Another year ends; anew we begin. A time for parties, resolutions and, of course, predictions. So from an office in a small suburb of Chicago, Illinois, USA, I here advance my thoughts on the direction of North American digital communications industry for 2008.
Year after year, we hear that same old self-serving song: “next year is the tipping point” for adoption and deployment of digital communication networks. I am not myself sure that I know what a tipping point is, having never seen one. And, I note, with a degree of skepticism, that the majority of these choral members are industry vendors. Yet the question remains: what will happen in 2008 in the DCN industry?
For starters, we here at PRI are extremely busy. Going into 2008, we have a huge backlog of very cool global projects for some major enterprise players. Most of the knowledgeable industry folks that we talk to are similarly busy, be it proposing to prospects, deploying networks, raising capital, or buying companies. We note a similar robust level of activity in Europe, parts of the Middle East, and, of course, China.
Returning to the specific question of opportunities in North America, industries such as financial, medical, and OOH are busy. Government applications are, for the most part, dead. The largest sector prospect, and historically the slowest to adopt is, of course, retail. And while we generally see an increased level of retail activity, many projects are still in the early stages of investigation. Sectors such as supermarket, telecom, and gas stations are busy. Department stores, mass, specialty retail, auto dealers, chain-drug, c-stores, and QSR are slower (with some notable exceptions) to adopt.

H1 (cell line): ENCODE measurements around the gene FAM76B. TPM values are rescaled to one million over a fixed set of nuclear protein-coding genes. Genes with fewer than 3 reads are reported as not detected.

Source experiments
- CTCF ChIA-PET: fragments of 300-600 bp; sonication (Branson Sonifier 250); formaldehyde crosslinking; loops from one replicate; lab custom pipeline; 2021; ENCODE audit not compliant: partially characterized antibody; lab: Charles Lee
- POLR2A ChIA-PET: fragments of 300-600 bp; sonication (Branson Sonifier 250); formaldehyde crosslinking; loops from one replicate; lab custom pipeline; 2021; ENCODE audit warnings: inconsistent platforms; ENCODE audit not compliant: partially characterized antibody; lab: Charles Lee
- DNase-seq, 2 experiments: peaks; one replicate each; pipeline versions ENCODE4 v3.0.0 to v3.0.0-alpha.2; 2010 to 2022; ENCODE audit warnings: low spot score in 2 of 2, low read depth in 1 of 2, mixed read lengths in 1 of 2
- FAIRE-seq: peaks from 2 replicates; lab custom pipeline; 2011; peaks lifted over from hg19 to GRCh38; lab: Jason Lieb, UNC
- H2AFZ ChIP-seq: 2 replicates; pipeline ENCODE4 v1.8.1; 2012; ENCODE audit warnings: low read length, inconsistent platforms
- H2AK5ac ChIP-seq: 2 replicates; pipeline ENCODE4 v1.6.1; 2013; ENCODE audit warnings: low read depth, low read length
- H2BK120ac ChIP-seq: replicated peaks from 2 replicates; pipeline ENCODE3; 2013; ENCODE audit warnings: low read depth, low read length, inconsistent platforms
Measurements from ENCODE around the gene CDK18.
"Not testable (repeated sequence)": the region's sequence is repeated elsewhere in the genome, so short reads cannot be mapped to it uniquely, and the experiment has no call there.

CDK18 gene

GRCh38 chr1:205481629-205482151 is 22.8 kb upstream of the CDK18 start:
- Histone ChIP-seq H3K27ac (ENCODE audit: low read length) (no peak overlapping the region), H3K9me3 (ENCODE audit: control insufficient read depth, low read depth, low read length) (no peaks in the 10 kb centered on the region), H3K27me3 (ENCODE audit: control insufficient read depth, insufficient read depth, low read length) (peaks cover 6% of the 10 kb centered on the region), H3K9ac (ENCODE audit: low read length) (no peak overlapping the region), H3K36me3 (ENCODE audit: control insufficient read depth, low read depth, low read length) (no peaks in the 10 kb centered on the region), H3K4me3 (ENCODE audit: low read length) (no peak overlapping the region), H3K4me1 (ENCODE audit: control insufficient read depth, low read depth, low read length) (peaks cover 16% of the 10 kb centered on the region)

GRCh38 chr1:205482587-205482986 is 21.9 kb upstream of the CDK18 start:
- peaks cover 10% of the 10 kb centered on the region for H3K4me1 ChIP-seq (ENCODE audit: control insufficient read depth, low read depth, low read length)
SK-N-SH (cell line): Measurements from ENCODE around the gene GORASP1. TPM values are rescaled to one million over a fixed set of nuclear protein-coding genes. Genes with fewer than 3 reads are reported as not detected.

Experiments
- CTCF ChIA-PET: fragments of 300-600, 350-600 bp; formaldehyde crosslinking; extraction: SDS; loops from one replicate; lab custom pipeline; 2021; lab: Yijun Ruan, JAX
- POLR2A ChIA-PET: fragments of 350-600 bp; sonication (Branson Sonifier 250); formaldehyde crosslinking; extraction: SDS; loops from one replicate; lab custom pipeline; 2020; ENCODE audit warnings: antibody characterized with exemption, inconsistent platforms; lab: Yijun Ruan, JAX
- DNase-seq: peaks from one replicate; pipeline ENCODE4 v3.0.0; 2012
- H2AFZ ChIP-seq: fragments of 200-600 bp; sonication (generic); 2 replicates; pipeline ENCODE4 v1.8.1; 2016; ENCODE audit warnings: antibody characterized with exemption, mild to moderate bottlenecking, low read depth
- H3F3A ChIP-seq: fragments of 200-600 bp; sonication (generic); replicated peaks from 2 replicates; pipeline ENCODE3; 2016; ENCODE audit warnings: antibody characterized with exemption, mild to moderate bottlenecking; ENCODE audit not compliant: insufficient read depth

While we believe that the above-noted busy sectors will remain so throughout 2008, we also are of the opinion that the slower adopting retail sectors will not break out until at least late in 2008. Our reasoning for this is that as the U.S. economy enters into a mild-recession, which will last for at least the first two quarters of 2008; many retailers will be less inclined to invest in what many of them now view as a non-core, at-retail marketing activity. By the time the economy starts to perk up in mid-2008, retail DCN projects won’t be materializing until 2009. Financial institutions, medical, and OOH, where DCN is either a fundamental component of their marketing strategy or business, will and must invest in DCN. For most retailers, however, such an investment is, for now, still perceived as a non-essential investment. Thus, as the economy declines and retail sales and profits slow, such investments will be further postponed.
All is not lost, however. Longer-term, retail network successes are starting to outnumber the failures. In time, such an investment will be viewed as core to a retailer’s business. But for much of 2008, the bulk of activity in the DCN industry will continue to occur in non-traditional retail segments, as well as overseas.